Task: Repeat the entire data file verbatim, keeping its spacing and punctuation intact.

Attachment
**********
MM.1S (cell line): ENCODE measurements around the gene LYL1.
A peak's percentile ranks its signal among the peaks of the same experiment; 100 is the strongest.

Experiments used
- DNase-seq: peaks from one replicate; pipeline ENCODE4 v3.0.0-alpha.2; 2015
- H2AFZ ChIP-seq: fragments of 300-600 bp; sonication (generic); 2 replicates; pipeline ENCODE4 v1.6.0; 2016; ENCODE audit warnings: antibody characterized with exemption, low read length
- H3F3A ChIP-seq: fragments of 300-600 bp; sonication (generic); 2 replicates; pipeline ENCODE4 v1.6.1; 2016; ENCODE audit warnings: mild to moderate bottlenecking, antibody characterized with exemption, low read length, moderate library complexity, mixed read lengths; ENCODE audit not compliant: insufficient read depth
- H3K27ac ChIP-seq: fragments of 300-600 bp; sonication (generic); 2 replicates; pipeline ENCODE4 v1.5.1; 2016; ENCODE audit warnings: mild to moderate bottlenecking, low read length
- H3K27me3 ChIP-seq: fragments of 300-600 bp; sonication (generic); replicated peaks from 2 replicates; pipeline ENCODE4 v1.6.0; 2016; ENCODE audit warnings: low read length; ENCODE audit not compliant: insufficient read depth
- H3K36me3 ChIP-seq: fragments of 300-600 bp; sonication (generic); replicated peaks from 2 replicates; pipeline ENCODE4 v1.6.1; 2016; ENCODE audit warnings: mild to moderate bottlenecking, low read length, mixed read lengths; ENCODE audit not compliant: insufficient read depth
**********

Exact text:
MM.1S (cell line): ENCODE measurements around the gene LYL1.
A peak's percentile ranks its signal among the peaks of the same experiment; 100 is the strongest.

Experiments used
- DNase-seq: peaks from one replicate; pipeline ENCODE4 v3.0.0-alpha.2; 2015
- H2AFZ ChIP-seq: fragments of 300-600 bp; sonication (generic); 2 replicates; pipeline ENCODE4 v1.6.0; 2016; ENCODE audit warnings: antibody characterized with exemption, low read length
- H3F3A ChIP-seq: fragments of 300-600 bp; sonication (generic); 2 replicates; pipeline ENCODE4 v1.6.1; 2016; ENCODE audit warnings: mild to moderate bottlenecking, antibody characterized with exemption, low read length, moderate library complexity, mixed read lengths; ENCODE audit not compliant: insufficient read depth
- H3K27ac ChIP-seq: fragments of 300-600 bp; sonication (generic); 2 replicates; pipeline ENCODE4 v1.5.1; 2016; ENCODE audit warnings: mild to moderate bottlenecking, low read length
- H3K27me3 ChIP-seq: fragments of 300-600 bp; sonication (generic); replicated peaks from 2 replicates; pipeline ENCODE4 v1.6.0; 2016; ENCODE audit warnings: low read length; ENCODE audit not compliant: insufficient read depth
- H3K36me3 ChIP-seq: fragments of 300-600 bp; sonication (generic); replicated peaks from 2 replicates; pipeline ENCODE4 v1.6.1; 2016; ENCODE audit warnings: mild to moderate bottlenecking, low read length, mixed read lengths; ENCODE audit not compliant: insufficient read depth